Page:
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Inflation expectations lowest in 3 years
SINGAPORE'S inflation expectations have plummeted to their lowest levels in three years, due to sliding oil prices and shaky global growth.
Coupled with an anticipated increase in benchmark interest rates, consumers polled in December now expect overall inflation to stand at 3.53 per cent this year, according to the latest Singapore Index of Inflation Expectations (SInDEx) by the Singapore Management University (SMU). TABLE: Softer inflation expectations
This is not only lower than their previous one-year inflation expectation of 3.73 per cent recorded in September last year, it is also below the historical headline and fourth quarter inflation expectations averages of 4.11 per cent and 4.08 per cent, respectively.
Still, the latest 3.53 per cent figure is higher than the official headline inflation forecast of 0.5-1.5 per cent in 2015.
Explaining the divergence, Aurobindo Ghosh, who co-created the SInDEx, said: "For survey-based instruments that are used for measuring inflation expectations, like SInDEx, there is less impact of base effects, unlike activity based measures like headline inflation. Therefore, even though there is a significant drop in expectations of inflation among Singapore households, those expectations are still higher than the actual numbers that are observed based on economic data.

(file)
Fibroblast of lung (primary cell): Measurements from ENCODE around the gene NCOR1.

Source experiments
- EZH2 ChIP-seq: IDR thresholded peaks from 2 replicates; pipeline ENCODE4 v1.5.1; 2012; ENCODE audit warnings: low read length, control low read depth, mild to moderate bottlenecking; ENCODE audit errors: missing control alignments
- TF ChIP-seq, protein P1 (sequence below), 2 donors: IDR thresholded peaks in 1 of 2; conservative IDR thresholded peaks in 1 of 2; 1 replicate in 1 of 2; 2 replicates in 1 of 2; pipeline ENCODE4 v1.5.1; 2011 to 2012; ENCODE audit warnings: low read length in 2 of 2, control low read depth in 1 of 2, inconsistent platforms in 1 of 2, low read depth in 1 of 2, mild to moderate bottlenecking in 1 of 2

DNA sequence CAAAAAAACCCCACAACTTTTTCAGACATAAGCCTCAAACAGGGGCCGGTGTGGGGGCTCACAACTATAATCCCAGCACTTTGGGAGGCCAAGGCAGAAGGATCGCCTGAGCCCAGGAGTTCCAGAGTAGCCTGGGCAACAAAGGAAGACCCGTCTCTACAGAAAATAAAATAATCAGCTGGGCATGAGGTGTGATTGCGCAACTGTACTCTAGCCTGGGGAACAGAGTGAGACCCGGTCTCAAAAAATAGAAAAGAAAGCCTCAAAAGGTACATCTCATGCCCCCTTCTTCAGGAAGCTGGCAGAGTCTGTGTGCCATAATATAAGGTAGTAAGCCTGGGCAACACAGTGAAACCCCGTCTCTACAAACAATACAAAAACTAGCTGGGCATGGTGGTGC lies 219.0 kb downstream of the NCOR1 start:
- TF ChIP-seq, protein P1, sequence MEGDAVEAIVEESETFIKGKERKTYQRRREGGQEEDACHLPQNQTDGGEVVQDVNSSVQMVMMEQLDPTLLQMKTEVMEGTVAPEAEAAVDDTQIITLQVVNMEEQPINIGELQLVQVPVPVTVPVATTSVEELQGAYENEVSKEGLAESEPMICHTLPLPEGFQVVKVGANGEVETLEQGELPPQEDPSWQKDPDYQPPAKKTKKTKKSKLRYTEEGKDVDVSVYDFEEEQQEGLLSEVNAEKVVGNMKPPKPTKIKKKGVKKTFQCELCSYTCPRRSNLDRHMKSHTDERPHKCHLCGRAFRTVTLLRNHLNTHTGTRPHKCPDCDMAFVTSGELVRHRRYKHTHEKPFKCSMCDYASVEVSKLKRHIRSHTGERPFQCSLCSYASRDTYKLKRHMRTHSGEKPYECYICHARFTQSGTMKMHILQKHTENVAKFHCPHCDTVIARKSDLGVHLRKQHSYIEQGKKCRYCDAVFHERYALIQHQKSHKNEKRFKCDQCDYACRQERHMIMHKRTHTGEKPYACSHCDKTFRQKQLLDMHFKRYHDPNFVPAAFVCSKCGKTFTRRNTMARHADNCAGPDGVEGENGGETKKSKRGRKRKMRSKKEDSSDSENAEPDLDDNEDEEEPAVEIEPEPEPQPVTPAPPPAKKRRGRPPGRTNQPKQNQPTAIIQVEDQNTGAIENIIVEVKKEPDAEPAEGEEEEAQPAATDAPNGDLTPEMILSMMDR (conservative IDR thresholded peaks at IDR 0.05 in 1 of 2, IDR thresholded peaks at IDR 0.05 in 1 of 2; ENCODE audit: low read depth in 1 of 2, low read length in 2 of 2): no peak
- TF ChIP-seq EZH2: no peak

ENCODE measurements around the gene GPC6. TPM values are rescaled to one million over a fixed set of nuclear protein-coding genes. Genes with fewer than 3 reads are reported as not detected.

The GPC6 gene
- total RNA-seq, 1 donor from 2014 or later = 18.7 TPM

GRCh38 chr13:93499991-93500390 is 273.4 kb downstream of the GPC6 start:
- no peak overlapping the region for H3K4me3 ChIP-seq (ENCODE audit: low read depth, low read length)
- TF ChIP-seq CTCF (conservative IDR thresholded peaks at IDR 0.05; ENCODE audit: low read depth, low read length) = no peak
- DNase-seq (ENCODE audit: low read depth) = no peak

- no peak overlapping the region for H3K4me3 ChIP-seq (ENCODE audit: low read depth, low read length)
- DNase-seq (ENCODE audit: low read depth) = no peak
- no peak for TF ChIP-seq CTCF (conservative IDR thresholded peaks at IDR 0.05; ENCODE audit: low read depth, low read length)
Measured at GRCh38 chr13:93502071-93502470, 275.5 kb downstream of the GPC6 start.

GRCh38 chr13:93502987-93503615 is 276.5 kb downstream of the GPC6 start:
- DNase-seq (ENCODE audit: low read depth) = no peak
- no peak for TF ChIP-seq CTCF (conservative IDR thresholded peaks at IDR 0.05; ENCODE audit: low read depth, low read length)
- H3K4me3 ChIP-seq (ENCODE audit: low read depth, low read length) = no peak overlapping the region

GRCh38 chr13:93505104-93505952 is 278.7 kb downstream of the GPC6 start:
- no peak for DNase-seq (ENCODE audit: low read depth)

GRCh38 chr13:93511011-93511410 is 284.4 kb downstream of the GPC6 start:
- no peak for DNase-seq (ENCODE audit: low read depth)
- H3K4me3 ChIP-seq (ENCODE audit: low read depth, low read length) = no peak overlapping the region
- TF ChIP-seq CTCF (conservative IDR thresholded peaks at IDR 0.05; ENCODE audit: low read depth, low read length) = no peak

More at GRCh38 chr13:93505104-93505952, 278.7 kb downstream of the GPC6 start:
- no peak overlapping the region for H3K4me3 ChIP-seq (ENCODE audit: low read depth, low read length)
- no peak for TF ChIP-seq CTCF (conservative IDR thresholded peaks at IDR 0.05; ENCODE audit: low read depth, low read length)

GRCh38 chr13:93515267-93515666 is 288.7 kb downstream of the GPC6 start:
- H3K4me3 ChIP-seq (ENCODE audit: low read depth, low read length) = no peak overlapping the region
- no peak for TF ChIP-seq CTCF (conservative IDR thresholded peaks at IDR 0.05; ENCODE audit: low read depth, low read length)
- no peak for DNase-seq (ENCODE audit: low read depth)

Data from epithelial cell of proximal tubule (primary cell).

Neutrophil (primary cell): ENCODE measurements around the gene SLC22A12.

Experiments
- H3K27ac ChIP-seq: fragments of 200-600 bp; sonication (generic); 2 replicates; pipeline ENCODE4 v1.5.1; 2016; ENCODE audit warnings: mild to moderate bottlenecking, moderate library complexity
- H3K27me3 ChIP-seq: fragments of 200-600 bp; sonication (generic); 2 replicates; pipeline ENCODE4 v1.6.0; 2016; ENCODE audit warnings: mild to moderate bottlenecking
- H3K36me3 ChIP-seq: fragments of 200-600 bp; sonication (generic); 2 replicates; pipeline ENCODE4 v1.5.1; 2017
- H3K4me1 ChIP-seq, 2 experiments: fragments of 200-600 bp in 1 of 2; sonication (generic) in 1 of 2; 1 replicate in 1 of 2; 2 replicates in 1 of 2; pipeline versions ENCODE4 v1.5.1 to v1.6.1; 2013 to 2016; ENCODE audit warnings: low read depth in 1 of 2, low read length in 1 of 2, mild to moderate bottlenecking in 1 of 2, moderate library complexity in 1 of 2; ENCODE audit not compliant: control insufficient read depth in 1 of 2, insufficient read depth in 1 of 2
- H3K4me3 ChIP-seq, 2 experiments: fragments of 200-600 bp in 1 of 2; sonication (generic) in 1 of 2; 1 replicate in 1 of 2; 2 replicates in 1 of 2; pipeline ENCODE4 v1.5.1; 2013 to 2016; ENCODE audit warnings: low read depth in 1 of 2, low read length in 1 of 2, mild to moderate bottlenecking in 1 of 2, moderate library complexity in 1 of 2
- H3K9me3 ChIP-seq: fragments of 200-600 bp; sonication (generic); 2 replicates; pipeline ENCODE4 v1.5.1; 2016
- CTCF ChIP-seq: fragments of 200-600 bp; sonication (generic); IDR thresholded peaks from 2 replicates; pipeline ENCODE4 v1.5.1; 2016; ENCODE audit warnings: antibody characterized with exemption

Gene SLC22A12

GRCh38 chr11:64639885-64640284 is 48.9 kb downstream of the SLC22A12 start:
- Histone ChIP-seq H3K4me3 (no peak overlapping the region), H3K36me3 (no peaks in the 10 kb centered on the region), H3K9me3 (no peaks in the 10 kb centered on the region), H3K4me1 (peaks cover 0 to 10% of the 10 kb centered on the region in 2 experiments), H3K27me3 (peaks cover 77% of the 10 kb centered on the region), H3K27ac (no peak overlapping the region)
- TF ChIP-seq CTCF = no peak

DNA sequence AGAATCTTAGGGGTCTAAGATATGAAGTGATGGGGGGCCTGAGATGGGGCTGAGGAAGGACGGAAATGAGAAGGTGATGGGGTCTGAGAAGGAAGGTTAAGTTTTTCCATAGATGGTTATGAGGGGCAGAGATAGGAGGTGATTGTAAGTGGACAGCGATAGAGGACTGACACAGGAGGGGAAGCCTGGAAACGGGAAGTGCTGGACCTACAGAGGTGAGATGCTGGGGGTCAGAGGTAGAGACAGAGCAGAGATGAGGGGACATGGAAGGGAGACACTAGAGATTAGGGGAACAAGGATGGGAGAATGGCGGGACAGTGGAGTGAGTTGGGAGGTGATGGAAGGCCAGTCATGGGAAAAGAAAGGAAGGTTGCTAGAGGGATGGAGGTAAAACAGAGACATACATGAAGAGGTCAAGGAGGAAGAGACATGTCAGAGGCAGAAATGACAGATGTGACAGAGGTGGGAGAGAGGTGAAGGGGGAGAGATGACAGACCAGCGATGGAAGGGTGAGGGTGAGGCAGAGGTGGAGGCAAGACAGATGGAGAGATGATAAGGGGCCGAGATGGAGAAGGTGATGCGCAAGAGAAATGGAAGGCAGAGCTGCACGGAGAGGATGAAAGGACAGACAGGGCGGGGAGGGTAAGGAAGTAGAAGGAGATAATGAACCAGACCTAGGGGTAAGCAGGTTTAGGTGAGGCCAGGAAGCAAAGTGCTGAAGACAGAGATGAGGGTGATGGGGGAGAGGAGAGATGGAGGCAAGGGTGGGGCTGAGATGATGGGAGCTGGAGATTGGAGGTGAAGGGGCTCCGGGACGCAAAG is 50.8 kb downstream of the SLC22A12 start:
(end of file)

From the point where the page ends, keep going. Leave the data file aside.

"In my opinion, the change of direction such as a drop in expectations of inflation is more informative than the actual level," added Dr Ghosh, who is an Assistant Professor of Finance at SMU's Sim Kee Boon Institute for Financial Economics (SKBI).
Derived from an online poll of 500 consumers, the latest SInDEx report - originally developed by SKBI in collaboration with MasterCard International - also found that the public now expects a lower rate of core inflation, which excludes accommodation and private transport costs.
Expectations for core inflation this year have dropped to 3.61 per cent, from 3.95 per cent last September.
Both the overall and core inflation expectations are at their lowest levels since the SInDEx survey started in September 2011.
Said Dr Ghosh: "The recent moderation in accommodation prices and private car prices in Singapore, exacerbated by the slump in oil prices which dampened imported inflation, seem to have brought down the current inflation rates and their expectations to very low levels."
Indeed, Minister for Trade and Industry Lim Hng Kiang noted in Parliament on Monday that the sharp fall in global oil prices - from a peak of US$115 per barrel to around US$50 per barrel - "will translate to lower electricity tariffs and fuel costs, which will directly benefit businesses and consumers".
The Department of Statistics will announce the inflation rate for December this Friday. The 18 economists polled by Bloomberg expect headline inflation to remain in negative territory - albeit barely at -0.1 per cent.
At -0.3 per cent, November had marked Singapore's first technical deflation in five years. But economists have described the below-zero figure as a blip, and do not expect it to continue into 2015.